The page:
That Six of Cups is just adorable. I love seeing the boy and the puppy in the sky, and then the path of eight bowls (here in the suit of Cups, the chalices are represented by singing bowls) leading to the man and the dog.
Also, the more I study that Five of Cups, the more profound I find it to be. You see the individual’s personal light or life force being drawn downward, spiraling into the vortex below, and the bowl knocked over by her left foot is spilling Astral Light downward as well. There’s a winding path behind her leading to the horizon, to the stars, and yet here she is, stuck, unable to continue on, her life force being pulled downward. There is that remaining bowl just behind her right hand full of Astral Light that she could use to replenish her vitality with, but she seems to be ignoring it, and ignoring her path beyond.
If you could weave mercy, grace, and openness together and contain it in a deck of cards, you would get Chris-Anne Donnelly’s Light Seer’s Tarot. This is a deck of love and heart.
There’s no denying that if you lurk in online tarot discussion forums, so much controversy has been drummed up from this deck, which at first blush, if you’re just looking at the gentle, compassionate imagery, you don’t even quite understand. People cast stones because they’ve projected their own inner shadows outward and pegged those shadows onto others, because it’s easier to see it painted upon another’s face than to see it as a reflection of yourself. The irony here is all that happened over this deck precisely because of how magical, powerfully healing, and effective this deck has been at its own stated purpose.
Whether people realize it or not, this deck, by its very existence, has allowed people to exorcise those inner shadows, project them outward, and in doing so, feel just a little bit purged of that shadow. The unfortunate consequence, however, has been the airborne negativity as everyone purges and heals themselves.
In the suit of Swords, we have ravens, which invoke the Air elemental for this suit. Here, you are looking at different ways to process pain.
I guess it would also be remiss of me to not mention the controversy that was sparked over the Ten of Swords card. I’ve been very public about standing behind Donnelly. Now that some time has passed and we’ve all had a chance to reflect, I think what happened to her, surrounding the original Ten of Swords, had to happen, exactly because of the enchantments Donnelly cast. I just think she perhaps did not anticipate how those energies would be directed in its pathways to achieve her Great Purpose.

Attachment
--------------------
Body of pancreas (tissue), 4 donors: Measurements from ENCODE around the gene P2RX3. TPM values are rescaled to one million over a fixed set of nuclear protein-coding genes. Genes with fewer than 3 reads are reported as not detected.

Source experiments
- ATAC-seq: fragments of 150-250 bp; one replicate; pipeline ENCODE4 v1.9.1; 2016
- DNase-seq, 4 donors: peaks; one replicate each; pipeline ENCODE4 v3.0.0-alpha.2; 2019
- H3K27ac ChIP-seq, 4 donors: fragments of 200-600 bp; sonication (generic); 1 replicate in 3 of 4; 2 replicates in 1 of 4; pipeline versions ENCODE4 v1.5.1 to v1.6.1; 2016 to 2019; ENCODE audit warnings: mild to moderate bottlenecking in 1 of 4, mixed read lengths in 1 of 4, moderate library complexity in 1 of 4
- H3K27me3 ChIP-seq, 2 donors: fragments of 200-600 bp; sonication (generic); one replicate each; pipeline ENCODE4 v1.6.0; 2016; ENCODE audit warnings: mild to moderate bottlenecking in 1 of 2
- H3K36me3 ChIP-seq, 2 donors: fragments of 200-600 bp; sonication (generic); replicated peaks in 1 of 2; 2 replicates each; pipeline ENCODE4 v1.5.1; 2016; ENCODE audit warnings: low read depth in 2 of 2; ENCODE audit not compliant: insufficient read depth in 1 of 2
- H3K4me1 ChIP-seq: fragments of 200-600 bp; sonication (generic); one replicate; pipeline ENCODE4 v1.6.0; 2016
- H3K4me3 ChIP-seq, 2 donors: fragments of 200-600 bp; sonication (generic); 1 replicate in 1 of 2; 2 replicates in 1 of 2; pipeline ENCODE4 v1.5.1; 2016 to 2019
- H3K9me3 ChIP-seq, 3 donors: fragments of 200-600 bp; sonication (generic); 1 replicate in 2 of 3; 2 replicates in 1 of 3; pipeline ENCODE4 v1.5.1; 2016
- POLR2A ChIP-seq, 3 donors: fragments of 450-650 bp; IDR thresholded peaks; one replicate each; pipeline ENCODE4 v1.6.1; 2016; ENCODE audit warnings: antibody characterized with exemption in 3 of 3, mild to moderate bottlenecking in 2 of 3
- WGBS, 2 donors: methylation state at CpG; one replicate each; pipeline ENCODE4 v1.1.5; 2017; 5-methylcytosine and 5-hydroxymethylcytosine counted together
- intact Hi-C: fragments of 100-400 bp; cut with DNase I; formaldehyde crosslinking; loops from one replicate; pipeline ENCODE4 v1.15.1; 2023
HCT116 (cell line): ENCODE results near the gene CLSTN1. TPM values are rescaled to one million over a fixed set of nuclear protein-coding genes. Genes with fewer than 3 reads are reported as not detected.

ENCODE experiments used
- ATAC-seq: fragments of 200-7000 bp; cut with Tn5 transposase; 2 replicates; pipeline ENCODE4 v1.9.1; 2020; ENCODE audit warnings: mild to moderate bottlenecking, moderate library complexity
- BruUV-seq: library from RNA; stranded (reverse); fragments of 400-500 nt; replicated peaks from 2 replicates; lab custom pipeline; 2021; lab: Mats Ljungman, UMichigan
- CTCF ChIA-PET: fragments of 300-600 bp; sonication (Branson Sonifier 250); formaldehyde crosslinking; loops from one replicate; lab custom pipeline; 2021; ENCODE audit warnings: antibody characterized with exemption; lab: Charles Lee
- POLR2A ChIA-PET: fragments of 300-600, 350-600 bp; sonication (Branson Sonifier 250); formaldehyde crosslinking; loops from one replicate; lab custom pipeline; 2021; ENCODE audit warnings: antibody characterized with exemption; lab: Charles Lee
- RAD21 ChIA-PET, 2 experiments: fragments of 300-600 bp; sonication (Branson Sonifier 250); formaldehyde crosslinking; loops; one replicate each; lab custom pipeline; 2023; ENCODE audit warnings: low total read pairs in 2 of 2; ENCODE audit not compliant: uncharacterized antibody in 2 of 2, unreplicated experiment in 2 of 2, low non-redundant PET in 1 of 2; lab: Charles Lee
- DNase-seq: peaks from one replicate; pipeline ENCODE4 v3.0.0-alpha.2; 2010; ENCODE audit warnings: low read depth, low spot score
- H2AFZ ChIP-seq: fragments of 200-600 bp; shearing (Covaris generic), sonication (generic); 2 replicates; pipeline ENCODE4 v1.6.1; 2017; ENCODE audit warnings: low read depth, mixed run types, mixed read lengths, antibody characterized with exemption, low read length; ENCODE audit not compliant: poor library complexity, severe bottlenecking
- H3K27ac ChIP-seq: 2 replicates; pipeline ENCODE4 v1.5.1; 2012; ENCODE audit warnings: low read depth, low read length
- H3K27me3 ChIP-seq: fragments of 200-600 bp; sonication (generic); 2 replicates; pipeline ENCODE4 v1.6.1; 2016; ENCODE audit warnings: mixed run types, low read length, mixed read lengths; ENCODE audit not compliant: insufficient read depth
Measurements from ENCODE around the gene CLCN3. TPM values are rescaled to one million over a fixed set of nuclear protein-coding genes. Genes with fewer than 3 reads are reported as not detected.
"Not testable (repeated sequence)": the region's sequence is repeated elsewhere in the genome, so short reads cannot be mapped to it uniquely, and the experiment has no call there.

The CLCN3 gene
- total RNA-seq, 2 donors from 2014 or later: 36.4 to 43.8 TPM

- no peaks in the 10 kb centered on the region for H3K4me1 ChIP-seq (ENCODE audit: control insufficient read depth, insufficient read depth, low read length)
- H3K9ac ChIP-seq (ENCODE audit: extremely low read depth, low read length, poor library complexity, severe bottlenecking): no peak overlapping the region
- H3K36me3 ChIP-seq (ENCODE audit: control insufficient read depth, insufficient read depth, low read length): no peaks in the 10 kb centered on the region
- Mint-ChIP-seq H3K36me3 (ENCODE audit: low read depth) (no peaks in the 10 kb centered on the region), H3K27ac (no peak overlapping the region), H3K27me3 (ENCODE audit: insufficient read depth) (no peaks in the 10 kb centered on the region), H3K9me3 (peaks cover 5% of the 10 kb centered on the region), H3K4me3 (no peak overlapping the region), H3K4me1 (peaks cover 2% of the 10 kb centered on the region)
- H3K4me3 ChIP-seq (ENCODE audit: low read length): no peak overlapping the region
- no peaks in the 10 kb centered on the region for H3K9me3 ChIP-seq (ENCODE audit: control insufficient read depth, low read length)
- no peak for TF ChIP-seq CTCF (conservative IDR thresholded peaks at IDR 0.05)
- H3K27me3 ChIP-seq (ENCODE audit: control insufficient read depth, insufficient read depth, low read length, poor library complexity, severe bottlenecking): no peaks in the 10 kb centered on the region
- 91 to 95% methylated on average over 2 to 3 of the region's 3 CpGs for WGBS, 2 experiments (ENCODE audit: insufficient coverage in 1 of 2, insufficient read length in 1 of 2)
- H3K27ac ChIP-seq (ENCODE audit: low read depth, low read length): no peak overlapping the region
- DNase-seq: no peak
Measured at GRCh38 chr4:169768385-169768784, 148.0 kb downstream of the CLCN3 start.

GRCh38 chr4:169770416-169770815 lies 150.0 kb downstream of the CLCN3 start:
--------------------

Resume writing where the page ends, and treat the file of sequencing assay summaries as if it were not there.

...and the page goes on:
See, Donnelly’s intention for this deck was Healing. It’s infused with so much Astral Light, that channel of power that Light Seers and lightworkers draw from, encoded to mend old, deep-seated wounds of every spiritual, emotional, and psychic nature, and she put so much of herself into crafting a deck that would serve that purpose of Healing. She called upon and invoked the full force and potency of Astral Light to be channeled into these cards.
And I do believe that her deck achieved its Purpose. Light was shed on dark situations. All the magic she had intended for the deck came to Being. It’s just that… the consequence was the energetic blowback, the hit she had to take so that the Astral Light she was casting could project outward, onward, and forward.
For every action there is an equal and opposite reaction, and the force of Light, of compassion, healing, and delivering to this world a tool for drawing out that Light in us created an equal and opposite kickback on her, the creator, and that energetic blowback was maybe magically unavoidable if she truly wanted her Purpose to be achieved. So if anything, seeing the blowback is evidentiary that she achieved her Purpose.
The above is the deck creator’s revised Ten of Swords after the feedback she received for her original Ten of Swords illustration. Yes, I know that what you see above is not congruent with how the Ten of Swords is more commonly depicted or even conveyed. Connelly is an artist first and foremost, however, so she has that subconscious artist’s drive to be creative with the way she depicts universal themes.
Have you ever seen a work of art at a gallery that you didn’t quite love at first glance, didn’t quite understand, and in fact, don’t even find all that impressive? And then you read the artist’s intentions, the back story, and all of a sudden, that same work of art takes on new depths of poignancy for you?
That was this Ten of Swords for me. I could see myself in that woman, because when I have truly gone through a Ten of Swords moment, ironically the way the deck creator did for her original Ten of Swords artwork, you’re going to find me with all my scars and wounds concealed, my back turned toward you, and I am going to look numb. Anyone who has truly been through the darkest morass life can throw you can probably sympathize with how that woman in the Ten of Swords feels: dazed, detached, and having lost all sensation. Profound pain is an out of body experience, and that is exactly what I see in this Ten of Swords.
Because the artist was going through a textbook Ten of Swords moment in her personal life, she channeled all of that hurt and how she processed that Ten of Swords hurt into this card and what you see is the product of a truly profound, hermetic Ten of Swords moment. To me, this card is heartbreaking to look at. Honestly, it’s so hard, I can’t even keep my gaze for too long, because this image is so much harder than that classic Caesar-on-the-ground-stabbed-by-ten-swords RWS imagery.